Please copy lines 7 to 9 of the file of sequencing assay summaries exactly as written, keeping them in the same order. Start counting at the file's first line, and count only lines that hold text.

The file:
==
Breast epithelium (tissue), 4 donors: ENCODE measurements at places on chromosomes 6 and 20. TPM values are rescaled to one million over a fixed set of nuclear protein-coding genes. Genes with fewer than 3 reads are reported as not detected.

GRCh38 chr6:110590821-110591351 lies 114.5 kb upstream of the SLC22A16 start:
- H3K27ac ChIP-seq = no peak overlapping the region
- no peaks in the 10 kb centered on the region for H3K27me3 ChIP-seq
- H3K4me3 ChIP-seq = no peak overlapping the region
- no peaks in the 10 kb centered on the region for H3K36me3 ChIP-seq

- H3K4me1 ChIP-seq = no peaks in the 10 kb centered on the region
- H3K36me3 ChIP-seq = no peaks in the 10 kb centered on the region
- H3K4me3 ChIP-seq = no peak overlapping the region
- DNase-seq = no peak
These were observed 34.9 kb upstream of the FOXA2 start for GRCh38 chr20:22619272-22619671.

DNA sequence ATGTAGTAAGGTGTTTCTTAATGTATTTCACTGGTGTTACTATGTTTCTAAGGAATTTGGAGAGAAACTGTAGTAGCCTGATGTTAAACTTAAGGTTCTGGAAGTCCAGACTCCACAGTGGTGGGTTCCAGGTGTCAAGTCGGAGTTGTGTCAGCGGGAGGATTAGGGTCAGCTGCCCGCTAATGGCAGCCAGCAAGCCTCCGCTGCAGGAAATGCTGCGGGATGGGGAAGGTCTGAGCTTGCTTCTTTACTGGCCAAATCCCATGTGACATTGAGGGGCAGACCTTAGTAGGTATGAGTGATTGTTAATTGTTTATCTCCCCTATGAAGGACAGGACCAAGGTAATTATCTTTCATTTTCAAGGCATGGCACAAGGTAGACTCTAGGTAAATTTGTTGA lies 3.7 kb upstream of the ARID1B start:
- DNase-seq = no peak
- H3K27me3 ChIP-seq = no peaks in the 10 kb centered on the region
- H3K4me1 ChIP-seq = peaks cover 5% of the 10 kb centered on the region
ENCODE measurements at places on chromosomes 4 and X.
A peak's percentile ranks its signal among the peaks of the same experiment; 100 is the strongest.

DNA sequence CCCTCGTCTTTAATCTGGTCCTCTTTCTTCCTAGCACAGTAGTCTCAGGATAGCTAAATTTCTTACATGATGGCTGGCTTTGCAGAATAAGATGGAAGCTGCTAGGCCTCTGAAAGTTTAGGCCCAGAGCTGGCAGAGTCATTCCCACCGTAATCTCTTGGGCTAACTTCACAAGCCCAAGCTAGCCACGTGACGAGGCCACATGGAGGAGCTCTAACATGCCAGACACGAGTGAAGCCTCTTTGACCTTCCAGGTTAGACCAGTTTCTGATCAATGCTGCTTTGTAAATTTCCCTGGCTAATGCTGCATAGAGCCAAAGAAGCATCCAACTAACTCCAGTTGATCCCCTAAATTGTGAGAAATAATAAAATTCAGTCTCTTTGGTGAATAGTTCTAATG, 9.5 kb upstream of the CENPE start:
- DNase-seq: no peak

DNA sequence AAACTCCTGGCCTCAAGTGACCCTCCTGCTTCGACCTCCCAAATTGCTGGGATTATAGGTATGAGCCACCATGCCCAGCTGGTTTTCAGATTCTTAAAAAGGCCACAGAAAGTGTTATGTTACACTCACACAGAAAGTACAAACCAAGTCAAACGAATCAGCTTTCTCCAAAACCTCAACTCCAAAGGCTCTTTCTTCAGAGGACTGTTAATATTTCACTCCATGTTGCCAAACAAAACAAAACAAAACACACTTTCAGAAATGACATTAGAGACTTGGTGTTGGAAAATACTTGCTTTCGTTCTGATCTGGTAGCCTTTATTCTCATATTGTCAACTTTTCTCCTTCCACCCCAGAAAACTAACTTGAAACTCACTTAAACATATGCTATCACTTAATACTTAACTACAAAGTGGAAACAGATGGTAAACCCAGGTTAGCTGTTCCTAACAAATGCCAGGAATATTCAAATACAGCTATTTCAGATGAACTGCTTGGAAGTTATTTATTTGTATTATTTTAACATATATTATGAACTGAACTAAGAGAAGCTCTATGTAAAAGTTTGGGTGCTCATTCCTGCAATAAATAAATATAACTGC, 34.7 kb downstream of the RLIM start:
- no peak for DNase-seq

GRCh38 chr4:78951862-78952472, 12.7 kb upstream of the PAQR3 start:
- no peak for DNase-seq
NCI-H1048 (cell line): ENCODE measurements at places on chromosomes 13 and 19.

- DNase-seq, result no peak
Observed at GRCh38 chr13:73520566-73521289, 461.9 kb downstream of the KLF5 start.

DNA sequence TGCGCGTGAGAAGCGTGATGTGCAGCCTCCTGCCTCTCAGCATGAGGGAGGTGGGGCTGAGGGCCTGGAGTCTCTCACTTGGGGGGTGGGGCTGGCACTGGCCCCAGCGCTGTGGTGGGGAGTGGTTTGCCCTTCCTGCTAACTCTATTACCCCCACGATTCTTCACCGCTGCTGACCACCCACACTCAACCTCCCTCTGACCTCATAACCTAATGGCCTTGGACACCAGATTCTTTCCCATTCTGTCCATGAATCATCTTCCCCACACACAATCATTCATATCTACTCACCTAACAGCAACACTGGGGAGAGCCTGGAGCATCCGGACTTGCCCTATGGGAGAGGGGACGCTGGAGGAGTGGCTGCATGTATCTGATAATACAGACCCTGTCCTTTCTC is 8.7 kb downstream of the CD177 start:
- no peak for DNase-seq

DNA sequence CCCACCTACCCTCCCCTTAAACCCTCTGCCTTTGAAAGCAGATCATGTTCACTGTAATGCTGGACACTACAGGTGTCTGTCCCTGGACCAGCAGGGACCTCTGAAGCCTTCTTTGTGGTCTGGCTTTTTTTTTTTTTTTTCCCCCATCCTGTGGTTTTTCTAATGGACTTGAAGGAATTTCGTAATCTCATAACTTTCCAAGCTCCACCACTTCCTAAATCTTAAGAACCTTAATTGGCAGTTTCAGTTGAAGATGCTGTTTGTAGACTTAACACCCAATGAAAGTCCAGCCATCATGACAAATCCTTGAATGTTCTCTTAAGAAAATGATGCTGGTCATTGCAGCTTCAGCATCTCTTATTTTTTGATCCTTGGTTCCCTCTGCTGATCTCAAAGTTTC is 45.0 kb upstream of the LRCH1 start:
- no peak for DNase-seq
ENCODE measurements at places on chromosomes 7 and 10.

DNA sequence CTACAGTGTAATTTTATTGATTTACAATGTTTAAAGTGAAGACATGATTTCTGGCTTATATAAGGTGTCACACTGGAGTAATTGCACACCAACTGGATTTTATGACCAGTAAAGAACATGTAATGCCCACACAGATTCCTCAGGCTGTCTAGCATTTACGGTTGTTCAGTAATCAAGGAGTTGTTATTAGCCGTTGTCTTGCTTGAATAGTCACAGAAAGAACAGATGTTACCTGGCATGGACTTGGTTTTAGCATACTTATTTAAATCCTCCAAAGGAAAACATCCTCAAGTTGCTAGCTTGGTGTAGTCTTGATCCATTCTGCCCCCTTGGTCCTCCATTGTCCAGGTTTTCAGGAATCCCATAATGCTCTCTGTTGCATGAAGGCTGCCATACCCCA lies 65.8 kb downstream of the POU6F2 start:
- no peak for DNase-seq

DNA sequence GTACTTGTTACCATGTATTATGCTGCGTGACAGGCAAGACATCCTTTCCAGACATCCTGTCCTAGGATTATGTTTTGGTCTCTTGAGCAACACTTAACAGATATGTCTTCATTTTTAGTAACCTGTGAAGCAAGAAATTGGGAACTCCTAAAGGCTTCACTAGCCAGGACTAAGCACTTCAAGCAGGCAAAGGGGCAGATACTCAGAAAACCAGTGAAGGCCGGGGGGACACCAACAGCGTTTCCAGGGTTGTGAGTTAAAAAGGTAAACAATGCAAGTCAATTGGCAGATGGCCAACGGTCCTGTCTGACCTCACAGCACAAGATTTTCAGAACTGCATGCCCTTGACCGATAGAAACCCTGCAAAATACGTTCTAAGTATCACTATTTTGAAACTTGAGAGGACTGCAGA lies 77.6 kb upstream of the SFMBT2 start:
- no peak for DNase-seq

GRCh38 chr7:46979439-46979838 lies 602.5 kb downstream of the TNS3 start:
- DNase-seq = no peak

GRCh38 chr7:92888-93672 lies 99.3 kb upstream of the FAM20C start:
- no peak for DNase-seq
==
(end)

- H3K4me1 ChIP-seq = no peaks in the 10 kb centered on the region
- H3K36me3 ChIP-seq = no peaks in the 10 kb centered on the region
- H3K4me3 ChIP-seq = no peak overlapping the region